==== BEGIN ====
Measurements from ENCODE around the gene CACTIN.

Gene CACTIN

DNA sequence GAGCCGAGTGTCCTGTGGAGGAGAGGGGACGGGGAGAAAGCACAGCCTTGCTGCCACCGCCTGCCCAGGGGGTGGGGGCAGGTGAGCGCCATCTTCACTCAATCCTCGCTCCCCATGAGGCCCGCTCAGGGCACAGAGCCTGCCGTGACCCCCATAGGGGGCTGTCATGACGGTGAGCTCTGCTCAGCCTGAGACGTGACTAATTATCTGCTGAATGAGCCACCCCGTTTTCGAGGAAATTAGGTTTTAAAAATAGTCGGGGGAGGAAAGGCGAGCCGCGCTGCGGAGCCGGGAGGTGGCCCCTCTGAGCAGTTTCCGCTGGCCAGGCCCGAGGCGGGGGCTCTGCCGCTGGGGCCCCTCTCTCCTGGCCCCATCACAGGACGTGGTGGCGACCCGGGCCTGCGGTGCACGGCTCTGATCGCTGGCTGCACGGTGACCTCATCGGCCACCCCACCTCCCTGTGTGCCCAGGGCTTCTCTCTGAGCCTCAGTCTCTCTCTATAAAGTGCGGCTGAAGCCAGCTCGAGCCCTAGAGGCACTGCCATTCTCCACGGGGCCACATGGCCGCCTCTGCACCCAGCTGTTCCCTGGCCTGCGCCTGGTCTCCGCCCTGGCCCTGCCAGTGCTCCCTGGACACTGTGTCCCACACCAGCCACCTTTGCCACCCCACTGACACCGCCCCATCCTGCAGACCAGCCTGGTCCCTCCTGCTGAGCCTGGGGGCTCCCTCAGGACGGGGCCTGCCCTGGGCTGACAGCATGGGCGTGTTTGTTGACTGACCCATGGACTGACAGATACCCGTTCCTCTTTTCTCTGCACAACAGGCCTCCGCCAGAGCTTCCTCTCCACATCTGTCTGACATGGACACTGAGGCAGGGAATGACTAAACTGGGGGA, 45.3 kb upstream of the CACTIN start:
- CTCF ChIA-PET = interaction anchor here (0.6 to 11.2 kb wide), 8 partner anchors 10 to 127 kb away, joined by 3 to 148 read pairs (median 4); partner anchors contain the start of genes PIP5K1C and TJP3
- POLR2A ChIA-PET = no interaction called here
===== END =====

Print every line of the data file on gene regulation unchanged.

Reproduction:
Measurements from ENCODE around the gene CACTIN.

Gene CACTIN

DNA sequence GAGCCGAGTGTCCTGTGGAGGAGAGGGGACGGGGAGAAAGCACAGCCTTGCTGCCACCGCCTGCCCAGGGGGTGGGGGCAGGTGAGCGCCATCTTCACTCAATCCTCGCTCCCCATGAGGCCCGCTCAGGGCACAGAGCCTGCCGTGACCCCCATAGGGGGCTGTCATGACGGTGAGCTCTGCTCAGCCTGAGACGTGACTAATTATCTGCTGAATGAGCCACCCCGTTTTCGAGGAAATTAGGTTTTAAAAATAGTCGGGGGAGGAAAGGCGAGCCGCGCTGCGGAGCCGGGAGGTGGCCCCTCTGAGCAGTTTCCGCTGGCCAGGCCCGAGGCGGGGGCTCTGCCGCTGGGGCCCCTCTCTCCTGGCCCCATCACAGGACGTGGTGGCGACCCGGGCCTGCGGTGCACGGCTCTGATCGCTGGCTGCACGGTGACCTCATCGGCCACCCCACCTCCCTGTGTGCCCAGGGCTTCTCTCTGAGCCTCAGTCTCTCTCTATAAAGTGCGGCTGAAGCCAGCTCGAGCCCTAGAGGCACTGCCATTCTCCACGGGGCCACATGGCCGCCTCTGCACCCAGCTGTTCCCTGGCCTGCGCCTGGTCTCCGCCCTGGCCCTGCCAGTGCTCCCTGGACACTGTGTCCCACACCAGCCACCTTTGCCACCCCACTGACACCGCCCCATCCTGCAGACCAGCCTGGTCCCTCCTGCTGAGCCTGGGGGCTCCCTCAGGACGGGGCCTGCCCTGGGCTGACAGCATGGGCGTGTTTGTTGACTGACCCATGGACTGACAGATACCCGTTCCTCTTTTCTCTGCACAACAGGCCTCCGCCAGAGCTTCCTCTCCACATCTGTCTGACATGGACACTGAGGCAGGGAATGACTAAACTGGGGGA, 45.3 kb upstream of the CACTIN start:
- CTCF ChIA-PET = interaction anchor here (0.6 to 11.2 kb wide), 8 partner anchors 10 to 127 kb away, joined by 3 to 148 read pairs (median 4); partner anchors contain the start of genes PIP5K1C and TJP3
- POLR2A ChIA-PET = no interaction called here